25th August – 4th September 2017
Wow! It felt fantastic to be on the road again. The sun is finally shining! Leaving Perth we drove through the beautiful Swan Valley vineyards again. I love the look of vineyards and this area also makes life good for tourists by having chocolatiers and breweries and strawberry farms, to say nothing of the cellar door tastings and vineyard restaurants. But it was ‘look but don’t touch’ for us this morning as we headed north.
The vineyards soon gave way to grazing properties, lush and green with fat cattle, sheep and frolicking lambs, then horsey areas and crops – some mangoes and fields ablaze in bright yellow flowering canola. The wildflowers were beginning with masses of arum lilies blooming beside the road. A very enjoyable drive.
We brunched at Bullcreek – excellent little park in town, then drove through Gingin for a look. Agriculture soon disappeared and lovely wallum country with lots of banksias took its place – and mines! We’re also back on Road Train roads again. Oh how quickly one forgets!
Tonight we’re camped at Drummonds Reserve, a small free camping area in the bush with no facilities. We’re the only ones here – that’s a big difference to the last 5 weeks. We went for a walk up the road after settling in and found the Emu Downs Solar Project. There are dozens and dozens of electricity-generating wind turbines at the site and they’re now establishing a huge solar panel array. Great to see.
I woke this beautiful morning to the tree outside my window filled with (quiet) pink galahs. We moved on to Badgingarra, a tiny town with amazingly good recreation facilities (tennis courts, ovals, basketball, etc), none of which were in use this morning. What does that tell you?
Anyway we brunched here, then went for a 5 kilometre walk in Badgingarra NP where the wildflowers are blooming. The variety of plants is astounding.
Driving on to the free camp in Dongara we passed kilometre after kilometre of wildflowers by the roadside, the most prolific being banksias and wattle.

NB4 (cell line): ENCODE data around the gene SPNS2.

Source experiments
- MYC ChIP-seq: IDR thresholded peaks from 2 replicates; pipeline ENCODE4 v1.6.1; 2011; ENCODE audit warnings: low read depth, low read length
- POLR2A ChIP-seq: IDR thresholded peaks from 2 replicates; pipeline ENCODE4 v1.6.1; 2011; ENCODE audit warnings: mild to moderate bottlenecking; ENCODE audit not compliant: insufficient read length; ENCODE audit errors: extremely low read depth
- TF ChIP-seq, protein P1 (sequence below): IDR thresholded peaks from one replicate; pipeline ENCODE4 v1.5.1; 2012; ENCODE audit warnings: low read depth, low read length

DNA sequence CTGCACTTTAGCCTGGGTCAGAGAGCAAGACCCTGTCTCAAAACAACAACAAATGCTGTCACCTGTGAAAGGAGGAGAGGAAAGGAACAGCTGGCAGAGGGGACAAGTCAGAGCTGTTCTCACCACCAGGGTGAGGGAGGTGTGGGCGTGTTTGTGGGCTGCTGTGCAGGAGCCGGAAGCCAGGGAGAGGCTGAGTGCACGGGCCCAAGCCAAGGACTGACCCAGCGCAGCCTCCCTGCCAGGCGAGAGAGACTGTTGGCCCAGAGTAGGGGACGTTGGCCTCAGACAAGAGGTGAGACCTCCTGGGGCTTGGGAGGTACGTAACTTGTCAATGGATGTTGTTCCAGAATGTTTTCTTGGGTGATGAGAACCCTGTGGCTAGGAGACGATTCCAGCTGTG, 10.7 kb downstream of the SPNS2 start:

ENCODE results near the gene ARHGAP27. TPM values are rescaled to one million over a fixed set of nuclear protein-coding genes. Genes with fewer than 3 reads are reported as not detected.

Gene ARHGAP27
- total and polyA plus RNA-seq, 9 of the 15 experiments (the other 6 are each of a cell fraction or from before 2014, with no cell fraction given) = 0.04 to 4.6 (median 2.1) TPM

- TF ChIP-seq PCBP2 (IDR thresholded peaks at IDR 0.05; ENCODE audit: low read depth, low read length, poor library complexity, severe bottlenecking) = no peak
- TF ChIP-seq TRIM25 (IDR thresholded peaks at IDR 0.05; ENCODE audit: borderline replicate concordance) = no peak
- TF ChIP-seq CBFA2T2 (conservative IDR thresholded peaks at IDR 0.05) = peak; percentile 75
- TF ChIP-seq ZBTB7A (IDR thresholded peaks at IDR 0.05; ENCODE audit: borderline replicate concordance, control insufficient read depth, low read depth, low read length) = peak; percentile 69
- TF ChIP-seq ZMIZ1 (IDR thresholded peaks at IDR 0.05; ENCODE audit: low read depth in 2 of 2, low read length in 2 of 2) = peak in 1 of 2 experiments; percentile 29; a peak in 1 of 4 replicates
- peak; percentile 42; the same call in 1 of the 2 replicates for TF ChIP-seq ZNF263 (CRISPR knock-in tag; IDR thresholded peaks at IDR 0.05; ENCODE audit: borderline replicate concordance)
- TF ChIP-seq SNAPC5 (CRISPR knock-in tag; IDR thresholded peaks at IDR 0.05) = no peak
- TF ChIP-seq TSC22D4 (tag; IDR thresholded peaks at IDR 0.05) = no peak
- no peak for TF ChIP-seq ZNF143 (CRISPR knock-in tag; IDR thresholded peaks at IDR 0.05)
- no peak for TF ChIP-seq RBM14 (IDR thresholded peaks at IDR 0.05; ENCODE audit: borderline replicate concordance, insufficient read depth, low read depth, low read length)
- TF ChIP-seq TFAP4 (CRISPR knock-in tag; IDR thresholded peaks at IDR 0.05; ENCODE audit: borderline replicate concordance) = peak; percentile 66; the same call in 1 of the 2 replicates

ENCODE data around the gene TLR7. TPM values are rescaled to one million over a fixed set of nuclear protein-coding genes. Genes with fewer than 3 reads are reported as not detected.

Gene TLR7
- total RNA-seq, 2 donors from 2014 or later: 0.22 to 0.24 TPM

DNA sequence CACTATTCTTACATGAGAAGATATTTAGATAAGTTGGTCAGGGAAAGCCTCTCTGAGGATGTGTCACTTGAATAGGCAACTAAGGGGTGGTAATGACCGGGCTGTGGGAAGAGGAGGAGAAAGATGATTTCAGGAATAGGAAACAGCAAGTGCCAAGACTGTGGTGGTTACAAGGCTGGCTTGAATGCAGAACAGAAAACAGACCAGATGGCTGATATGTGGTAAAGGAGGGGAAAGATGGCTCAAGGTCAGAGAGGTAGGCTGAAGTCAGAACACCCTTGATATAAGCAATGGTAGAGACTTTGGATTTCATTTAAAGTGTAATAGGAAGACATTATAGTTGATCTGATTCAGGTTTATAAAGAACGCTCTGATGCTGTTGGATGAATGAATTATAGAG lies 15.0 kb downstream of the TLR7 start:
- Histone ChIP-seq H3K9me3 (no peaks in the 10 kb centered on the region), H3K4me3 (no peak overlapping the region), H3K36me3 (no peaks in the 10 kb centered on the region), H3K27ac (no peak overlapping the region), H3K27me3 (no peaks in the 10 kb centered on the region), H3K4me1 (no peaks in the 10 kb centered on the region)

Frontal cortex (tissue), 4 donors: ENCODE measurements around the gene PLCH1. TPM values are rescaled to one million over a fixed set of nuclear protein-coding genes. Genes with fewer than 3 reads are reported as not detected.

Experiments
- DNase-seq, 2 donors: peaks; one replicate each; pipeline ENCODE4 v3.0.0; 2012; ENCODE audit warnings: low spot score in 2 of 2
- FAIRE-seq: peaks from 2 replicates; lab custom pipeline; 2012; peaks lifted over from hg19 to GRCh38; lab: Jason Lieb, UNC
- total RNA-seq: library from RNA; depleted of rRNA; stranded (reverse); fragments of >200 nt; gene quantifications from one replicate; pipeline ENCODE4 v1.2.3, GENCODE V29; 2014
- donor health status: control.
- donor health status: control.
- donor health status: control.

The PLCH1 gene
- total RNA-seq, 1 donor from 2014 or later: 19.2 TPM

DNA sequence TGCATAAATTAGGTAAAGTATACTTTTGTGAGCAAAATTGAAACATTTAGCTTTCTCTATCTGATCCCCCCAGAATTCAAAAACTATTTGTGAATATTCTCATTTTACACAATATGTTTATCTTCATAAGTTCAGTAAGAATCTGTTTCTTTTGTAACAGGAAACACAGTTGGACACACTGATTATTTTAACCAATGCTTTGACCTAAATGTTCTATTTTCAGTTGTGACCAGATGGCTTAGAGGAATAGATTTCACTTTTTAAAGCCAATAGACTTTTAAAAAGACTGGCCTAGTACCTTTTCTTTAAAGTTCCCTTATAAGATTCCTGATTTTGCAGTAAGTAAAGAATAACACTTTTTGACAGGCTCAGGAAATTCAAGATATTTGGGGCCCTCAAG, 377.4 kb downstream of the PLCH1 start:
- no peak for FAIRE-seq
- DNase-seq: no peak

Sunday Brunch was had at the Seaspray Cafe beside the beach. Tasty meals, good turmeric latte!
The Irwin River flows through Dongara and the council has created several walks along this river and down the beaches. We did a 5km circuit of the river, crossing the bridge at one end and the tidal sandbar at its mouth – lucky it was low tide. Well done council – it was a very enjoyable walk.
Today we leave Australia! We’re camped tonight at the Principality of Hutt River. The drive here was very enjoyable. The wildflowers are coming out all along the roadside, while the paddocks are a lush green with 6” high wheat, or vibrant yellow with flowering canola.
We didn’t arrive until about 5pm so will explore tomorrow. The camping area is good – large, treed, heaps of room, shower (basic) and toilets – $10/night. Only two other campers and a heap of kangaroos here.
We met the very entertaining and spritely 92-year-old Prince Leonard today who took us through the museum and talked non-stop about many of the exhibits – mostly gifts given to the Principality by overseas dignitaries. Australia still doesn’t recognise Hutt River as having seceded even though it was proclaimed in 1970. The story of the secession is one of injustice-fuelled determination leading to a legal battle with the State which Hutt River appears to have won, though ungraciously semi-acknowledged by the government.
In the ‘government office’ you can purchase a visa, stamps, etc. There are several other buildings, the most ‘intriguing’ being an open-air display of the very complicated mathematical formula Prince Leonard has designed to work out the number which signifies creation and spirituality of every creature … yeah, can’t say I understood it myself.
Their hassles with the government persist – apparently the government is now suing them for undeclared and unpaid GST. Seriously, I can’t see the point. We’d do better to just support them a little in their endeavours – there are bigger fish to fry then Prince Leonard and his Principality.
From here we’ve headed to the coast – to Lucky Bay. The last 6km in is unsealed and badly corrugated in parts. The campground ($15/n) is situated between rows of sand dunes. New, clean toilets and very attractive shelter gazebos with picnic tables are randomly placed along a few hundred metres of camping grounds. The campsites are cleared sandy sites between low coastal foliage. We attempted a walk to the beach, but there’s no Track and lots of dunes covered in vegetation to climb over, so we abandoned that idea. We’re the only campers here tonight. If it weren’t for thunderstorms, lightning, rain and hail and the constant pounding of the surf it would be a very quiet night.
To see more of the photos from this part of our travels CLICK HERE